The International FIPS 140-3 standard is now more closely aligned with international ISO/IEC standards, so vendors and organizations will find it easier to upgrade to the new standards.
FIPS 140-2 only addressed security requirements after completion, but FIPS 140-3 now evaluates security requirements at all stages of cryptographic module creation - design, implementation, and final operational deployment.
Some other general differences between the two standards are outlined below:
- Many of the "lessons learned" points from FIPS 140-2 have been addressed in FIPS 104-3
- References to Evaluation Assurance Levels (EALs) and Common Criteria terms have been removed in FIPS 104-3
- SP 800-140E introduces strong authentication requirements at security levels 2 and above.
- FIPS 104-3 will focus on hybrid models and entropy.
- There are physical security changes at security levels 3 and 4.
- 104-3 introduces mobile development and life cycle requirements.
- 104-3 addresses cryptography module delivery and "First Use" requirements.
- FIPS 104-3 introduces mitigation testing using test metrics as defined by SP 800-140F.
- There are more prescriptive security policy requirements in FIPS 104-3.
The self-test differences between 140-2 and 140-3 are outlined below:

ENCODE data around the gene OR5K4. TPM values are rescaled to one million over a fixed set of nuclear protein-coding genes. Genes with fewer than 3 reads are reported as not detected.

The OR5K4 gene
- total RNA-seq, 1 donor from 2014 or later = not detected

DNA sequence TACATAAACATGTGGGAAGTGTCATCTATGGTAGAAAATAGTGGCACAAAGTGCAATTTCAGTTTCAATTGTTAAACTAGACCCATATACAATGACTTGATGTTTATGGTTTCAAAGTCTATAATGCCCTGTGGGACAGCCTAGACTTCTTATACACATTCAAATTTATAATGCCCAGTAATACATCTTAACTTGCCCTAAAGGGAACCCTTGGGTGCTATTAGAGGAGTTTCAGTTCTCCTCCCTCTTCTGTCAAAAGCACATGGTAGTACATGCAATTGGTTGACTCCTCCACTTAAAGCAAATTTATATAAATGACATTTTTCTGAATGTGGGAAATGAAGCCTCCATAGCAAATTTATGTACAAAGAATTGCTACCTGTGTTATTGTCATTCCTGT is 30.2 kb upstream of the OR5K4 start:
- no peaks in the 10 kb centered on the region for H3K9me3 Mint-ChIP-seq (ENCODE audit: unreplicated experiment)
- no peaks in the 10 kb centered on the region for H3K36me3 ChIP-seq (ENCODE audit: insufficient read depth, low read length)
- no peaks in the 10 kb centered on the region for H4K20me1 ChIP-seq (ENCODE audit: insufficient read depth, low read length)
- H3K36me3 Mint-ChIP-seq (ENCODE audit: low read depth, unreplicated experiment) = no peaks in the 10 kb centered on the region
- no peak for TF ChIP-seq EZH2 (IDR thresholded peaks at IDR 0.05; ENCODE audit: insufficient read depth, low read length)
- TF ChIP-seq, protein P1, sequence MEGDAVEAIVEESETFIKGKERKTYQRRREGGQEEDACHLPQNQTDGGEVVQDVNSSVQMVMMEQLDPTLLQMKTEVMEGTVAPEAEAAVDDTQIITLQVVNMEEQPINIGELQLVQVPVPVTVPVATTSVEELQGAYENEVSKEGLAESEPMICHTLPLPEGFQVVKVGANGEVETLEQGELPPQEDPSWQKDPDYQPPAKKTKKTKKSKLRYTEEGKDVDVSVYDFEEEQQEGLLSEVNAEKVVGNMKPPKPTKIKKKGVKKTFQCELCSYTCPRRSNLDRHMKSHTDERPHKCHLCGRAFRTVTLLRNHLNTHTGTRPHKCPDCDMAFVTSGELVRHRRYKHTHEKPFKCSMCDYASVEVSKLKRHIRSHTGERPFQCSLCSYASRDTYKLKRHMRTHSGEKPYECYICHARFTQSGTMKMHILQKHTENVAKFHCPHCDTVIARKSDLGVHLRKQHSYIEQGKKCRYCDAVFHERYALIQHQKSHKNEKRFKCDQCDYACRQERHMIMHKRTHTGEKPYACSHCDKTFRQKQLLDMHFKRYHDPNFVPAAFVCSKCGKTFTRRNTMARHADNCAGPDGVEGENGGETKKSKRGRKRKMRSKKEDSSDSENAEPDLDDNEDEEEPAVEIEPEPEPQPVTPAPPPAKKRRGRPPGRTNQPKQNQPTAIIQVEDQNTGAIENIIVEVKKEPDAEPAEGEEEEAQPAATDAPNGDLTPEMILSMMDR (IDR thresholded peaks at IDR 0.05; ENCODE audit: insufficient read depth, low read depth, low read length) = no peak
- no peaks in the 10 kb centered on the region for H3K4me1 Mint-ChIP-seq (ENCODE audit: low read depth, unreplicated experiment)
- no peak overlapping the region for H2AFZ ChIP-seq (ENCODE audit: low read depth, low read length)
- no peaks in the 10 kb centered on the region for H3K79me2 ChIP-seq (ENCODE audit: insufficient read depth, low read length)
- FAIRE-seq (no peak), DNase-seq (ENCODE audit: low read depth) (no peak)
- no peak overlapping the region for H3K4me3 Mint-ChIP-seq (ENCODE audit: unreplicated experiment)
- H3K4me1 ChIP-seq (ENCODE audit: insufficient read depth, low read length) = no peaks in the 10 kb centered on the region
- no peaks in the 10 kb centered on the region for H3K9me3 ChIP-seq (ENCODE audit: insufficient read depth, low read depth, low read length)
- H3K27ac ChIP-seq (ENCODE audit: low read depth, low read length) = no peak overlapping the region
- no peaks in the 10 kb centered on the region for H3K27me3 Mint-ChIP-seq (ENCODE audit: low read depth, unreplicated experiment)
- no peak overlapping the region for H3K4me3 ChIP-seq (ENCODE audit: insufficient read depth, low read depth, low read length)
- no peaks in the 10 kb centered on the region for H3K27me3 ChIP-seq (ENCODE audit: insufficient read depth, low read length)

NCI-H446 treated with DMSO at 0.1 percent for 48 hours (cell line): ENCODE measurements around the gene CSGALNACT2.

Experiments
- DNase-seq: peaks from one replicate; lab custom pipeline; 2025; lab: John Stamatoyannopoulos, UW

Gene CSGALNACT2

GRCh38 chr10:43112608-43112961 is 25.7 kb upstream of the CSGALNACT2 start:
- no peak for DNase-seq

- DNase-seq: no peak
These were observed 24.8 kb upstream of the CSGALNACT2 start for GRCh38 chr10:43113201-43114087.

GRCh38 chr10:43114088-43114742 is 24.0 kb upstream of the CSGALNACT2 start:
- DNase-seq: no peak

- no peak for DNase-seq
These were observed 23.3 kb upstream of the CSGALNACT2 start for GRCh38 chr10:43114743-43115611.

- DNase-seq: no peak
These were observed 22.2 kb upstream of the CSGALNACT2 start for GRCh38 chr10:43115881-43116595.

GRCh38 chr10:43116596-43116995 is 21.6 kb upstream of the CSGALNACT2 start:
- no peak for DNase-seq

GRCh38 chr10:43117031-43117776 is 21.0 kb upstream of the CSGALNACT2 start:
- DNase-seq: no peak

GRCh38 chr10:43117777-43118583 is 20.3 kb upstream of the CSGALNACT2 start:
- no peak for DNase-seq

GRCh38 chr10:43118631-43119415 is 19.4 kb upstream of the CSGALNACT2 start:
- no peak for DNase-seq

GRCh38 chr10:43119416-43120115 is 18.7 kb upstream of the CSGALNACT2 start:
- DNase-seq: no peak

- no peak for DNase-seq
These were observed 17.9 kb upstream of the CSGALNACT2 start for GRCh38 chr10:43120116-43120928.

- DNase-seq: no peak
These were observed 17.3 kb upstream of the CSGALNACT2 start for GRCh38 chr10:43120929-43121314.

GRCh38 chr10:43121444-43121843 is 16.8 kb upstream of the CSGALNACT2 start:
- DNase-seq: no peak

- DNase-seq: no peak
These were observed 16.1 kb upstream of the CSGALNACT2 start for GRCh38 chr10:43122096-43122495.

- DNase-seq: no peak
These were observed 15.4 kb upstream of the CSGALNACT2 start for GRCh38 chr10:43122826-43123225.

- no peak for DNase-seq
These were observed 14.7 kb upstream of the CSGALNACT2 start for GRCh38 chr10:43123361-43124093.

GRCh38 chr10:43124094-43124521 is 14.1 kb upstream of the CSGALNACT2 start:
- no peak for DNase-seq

- Updated pre-operational self-tests - integrity tests, bypass tests, and critical functions tests.
- FIPS 140-3 includes error Detection Code integrity tests for hardware modules at security level 1.
- FIPS 104-3 introduces the new Conditional Cryptographic Algorithm self-tests - must be performed prior to initial use.
- Conditional bypass testing now requires an approved integrity technique - checks must be initiated by the module immediately before and after changes
- Pairwise Consistency Tests (PCT) are required for digital signature generation and verification, SSP agreements, and key transport.
The differences between services, authentication and roles are outlined below:
- With FIPS 140-3 the "user" role is now optional. Only the "Crypto-Officer" role is required.
- "Show version" service is now mandatory.
- Authentication protocols must be enforced by the module at security level 2, as opposed to the procedural mechanisms in FIPS 140-2.
- Password designs must comply with SP 800-140E
- Security level 4 now requires multi-factor authentication.
- Authentication data now must be modified at first use.
The physical security differences between FIPS 140-2 and FIPS 140-3 are outlined below. These changes primarily occur at security levels 3 and 4.
- There are now temperature constraints to the application of epoxy resins.
- Tampering level seals at security level 3 now require numbering or unique identifiers.